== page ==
A couple of weeks ago my colleague Luis Osorio and I ran our third edition of Wine Intelligence Trends workshops in Madrid and Lisbon. As always it was a great pleasure to share with our clients our latest thinking and to discuss how the wine industry can satisfy an increasingly demanding consumer.
One of the most interesting discussion was around the “Mini” trend. The “Mini” trend is the need for smaller portions in a world where consumers increasingly live in smaller family units and have smaller homes with limited storage. Producers in other categories now offer more convenient packaging to avoid waste following this trend.
The wine industry has to yet find a way to satisfy consumers demand for smaller packaging more suited to their busy lives. Traditional 0.75L glass bottles might once had been convenient for production reasons (the size may have been equivalent to a lungful of the glass blower) or demand issues (it may have been what consumers drank in one sitting back in the day) but currently its size is generally larger than the typical need of one person. Also, to keep the wine in good condition once opened is undoubtedly one of the main problems facing the industry: at best it means consumers are not having “just a glass” limiting more regular yet moderate consumption, at worst it means that consumers are drinking wine which is far from ideal condition days after it has been opened.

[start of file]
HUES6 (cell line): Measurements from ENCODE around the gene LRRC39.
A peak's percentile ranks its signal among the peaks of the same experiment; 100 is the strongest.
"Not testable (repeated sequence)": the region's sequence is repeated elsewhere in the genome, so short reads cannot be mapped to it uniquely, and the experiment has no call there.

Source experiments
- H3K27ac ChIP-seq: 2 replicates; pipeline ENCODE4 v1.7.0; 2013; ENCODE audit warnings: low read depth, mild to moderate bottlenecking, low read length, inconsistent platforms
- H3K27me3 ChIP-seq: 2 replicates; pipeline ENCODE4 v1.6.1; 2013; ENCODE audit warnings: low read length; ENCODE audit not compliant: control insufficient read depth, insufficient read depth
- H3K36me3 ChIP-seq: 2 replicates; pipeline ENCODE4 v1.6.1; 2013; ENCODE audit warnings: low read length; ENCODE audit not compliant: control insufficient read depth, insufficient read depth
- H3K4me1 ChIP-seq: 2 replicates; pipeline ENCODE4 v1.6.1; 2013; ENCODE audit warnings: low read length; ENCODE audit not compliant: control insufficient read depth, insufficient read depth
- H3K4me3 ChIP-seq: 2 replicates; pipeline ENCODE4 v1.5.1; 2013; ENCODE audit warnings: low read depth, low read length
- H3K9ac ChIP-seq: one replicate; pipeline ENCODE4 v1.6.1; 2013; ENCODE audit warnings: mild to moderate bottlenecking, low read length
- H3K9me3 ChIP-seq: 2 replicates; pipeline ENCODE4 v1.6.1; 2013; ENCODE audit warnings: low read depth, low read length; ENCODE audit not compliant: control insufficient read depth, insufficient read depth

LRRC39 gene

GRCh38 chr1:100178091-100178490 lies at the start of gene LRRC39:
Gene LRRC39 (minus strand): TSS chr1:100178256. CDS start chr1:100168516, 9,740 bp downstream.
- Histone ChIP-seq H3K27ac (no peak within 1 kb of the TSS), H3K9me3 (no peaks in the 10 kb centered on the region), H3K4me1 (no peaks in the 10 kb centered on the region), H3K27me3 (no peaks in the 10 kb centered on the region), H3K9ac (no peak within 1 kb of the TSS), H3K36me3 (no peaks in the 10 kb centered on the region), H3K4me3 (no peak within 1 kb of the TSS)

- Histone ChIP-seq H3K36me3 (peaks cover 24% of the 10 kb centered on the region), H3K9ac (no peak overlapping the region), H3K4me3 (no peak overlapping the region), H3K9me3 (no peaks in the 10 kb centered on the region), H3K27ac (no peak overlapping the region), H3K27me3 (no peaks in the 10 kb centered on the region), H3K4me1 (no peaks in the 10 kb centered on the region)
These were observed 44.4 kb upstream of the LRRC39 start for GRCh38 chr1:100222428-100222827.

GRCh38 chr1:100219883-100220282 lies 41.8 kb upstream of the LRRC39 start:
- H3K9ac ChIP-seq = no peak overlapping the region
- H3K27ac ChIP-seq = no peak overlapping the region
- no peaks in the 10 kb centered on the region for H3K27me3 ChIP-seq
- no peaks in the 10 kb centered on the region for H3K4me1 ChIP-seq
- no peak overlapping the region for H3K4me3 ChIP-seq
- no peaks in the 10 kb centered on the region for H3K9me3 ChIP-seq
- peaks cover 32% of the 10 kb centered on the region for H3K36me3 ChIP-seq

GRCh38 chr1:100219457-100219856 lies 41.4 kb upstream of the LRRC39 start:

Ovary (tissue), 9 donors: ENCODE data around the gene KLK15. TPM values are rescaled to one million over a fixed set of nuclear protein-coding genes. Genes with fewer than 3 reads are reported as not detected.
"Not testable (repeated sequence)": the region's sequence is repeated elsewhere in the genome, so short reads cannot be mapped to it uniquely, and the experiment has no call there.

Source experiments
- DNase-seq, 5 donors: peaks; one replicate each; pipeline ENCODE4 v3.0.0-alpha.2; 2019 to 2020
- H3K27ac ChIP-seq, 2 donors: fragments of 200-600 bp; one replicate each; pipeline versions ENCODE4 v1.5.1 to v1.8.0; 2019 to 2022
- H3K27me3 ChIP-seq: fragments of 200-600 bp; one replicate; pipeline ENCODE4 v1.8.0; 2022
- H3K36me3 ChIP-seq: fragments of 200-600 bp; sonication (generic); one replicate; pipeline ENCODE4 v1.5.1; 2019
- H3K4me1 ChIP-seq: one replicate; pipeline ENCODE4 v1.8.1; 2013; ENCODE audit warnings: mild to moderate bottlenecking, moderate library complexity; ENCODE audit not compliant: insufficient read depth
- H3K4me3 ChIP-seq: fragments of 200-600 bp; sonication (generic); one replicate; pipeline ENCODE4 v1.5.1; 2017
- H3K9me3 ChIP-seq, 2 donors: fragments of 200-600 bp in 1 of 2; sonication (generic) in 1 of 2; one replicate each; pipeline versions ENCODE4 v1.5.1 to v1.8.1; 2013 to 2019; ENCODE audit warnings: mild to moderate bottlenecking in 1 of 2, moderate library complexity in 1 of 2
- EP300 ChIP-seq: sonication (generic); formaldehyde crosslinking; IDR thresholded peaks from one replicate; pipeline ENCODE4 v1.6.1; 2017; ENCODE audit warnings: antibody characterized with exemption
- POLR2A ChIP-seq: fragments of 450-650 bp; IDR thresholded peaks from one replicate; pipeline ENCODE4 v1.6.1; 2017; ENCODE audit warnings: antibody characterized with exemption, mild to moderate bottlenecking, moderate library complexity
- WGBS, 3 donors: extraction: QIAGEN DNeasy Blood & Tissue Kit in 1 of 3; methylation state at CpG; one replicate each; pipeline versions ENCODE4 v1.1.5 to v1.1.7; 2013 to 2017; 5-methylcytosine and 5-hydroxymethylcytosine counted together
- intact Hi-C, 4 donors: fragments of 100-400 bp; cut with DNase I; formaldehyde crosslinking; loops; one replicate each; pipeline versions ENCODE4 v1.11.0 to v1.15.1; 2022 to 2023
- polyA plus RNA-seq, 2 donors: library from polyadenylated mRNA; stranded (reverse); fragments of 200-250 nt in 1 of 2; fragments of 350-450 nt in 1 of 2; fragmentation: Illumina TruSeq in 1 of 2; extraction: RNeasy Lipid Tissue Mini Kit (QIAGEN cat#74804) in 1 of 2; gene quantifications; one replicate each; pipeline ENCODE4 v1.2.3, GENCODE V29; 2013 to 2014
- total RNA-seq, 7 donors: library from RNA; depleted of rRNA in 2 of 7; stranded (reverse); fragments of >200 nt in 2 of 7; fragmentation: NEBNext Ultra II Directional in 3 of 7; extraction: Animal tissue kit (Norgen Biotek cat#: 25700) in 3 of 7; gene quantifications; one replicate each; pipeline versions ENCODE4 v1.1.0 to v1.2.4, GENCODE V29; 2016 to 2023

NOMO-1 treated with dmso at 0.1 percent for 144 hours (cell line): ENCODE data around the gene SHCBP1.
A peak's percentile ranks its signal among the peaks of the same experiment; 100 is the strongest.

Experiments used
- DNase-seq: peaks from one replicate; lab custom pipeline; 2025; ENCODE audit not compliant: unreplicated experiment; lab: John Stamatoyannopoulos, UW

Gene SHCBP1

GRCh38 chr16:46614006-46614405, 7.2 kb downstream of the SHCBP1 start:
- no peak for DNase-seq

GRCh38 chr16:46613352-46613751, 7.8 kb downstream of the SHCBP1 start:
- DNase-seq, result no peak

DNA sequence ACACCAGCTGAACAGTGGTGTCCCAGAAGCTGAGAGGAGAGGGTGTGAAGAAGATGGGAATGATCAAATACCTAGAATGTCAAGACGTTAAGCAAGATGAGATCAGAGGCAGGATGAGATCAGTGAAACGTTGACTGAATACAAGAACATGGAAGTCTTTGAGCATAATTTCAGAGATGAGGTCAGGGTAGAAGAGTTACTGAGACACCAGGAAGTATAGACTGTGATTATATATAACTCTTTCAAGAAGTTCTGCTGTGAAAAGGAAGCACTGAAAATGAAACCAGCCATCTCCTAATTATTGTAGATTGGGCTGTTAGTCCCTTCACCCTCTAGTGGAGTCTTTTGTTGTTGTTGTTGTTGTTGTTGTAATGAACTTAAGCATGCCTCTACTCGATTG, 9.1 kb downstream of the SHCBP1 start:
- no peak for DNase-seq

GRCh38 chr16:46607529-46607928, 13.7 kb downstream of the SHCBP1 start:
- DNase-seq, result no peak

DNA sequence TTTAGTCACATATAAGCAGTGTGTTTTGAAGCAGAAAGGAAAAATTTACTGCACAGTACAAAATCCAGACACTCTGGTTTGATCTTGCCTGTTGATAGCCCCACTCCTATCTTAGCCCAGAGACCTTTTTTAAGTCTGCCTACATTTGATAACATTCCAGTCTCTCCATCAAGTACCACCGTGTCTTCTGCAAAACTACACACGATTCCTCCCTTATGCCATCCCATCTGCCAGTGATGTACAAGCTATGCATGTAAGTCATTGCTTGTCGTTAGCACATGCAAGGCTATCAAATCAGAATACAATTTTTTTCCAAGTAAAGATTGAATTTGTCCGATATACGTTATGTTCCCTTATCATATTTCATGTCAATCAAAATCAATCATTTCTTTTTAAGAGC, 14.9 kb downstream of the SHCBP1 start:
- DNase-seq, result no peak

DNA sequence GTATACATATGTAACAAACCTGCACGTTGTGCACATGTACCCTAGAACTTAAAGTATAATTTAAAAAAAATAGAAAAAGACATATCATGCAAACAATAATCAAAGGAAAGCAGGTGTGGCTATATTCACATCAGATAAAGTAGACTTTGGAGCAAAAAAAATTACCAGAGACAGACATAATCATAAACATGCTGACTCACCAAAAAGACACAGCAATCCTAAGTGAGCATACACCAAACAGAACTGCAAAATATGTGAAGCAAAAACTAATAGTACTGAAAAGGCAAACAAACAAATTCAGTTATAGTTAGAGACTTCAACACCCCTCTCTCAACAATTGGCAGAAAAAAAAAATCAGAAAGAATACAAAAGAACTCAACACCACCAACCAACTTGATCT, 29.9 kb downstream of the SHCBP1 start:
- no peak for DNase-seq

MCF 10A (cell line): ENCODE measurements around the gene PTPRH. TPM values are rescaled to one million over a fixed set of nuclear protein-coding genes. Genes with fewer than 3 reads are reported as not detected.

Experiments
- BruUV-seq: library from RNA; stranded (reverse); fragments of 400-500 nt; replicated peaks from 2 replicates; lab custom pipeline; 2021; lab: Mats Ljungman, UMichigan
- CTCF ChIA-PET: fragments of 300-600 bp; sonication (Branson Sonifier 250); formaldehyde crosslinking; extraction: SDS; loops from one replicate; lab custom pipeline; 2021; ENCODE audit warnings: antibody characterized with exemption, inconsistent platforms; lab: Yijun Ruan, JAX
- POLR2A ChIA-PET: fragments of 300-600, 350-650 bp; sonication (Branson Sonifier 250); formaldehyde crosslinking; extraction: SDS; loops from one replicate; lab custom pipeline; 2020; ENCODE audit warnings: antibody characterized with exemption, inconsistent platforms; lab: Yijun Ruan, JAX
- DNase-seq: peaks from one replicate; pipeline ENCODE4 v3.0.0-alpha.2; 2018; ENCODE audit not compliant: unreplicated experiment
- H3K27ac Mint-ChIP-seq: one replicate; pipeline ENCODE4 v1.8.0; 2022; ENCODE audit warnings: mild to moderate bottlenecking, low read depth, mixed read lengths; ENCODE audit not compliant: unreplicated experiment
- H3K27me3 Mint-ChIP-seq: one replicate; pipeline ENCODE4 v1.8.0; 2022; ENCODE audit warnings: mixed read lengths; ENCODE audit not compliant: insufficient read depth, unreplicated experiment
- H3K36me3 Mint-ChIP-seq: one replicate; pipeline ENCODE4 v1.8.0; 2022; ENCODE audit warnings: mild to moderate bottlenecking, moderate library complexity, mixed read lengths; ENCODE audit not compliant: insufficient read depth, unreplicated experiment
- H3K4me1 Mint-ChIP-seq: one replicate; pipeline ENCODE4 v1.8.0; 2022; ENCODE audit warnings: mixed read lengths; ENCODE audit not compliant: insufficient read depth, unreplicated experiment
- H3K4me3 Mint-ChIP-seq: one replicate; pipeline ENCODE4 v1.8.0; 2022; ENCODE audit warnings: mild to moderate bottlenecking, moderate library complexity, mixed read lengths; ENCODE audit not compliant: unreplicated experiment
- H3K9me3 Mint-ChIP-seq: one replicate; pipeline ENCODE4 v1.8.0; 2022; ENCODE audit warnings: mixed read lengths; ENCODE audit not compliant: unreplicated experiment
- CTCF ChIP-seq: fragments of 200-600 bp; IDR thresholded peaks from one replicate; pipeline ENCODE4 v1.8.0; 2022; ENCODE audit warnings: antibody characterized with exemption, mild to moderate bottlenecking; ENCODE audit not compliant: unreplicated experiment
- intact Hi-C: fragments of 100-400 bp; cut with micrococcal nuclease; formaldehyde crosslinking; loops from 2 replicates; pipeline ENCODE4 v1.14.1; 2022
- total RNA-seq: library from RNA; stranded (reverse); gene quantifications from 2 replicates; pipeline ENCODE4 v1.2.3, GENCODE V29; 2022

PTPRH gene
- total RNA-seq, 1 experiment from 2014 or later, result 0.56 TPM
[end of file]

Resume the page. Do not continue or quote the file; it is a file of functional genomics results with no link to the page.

Beer has managed to be less “packaging-dependent” and its consumption is accepted in cans or glass almost interchangeably. Individual sized cans are as socially acceptable as are larger units to be used at large gatherings. How can the wine industry learn from this?
Part of the issue remains one of cost. One 75cl bottle incurs less dry goods cost than four mini (18.75cl) bottles, and price sensitive consumers have historically been reluctant to pay more (relatively) for less. However the talk at our workshops, and broader discussions with consumers, suggests that this attitude may be softening in light of the convenience and portability of small formats, and the broader move towards a “one-portion” lifestyle.
The 75cl bottle will remain the industry standard for some time to come, and its natural “sharing” size is actually perfectly aligned with the typical wine drinking moment (social time with close friends and family). However more astute producers will be innovating more in this category, and we can’t wait to see some of the ideas they come up with.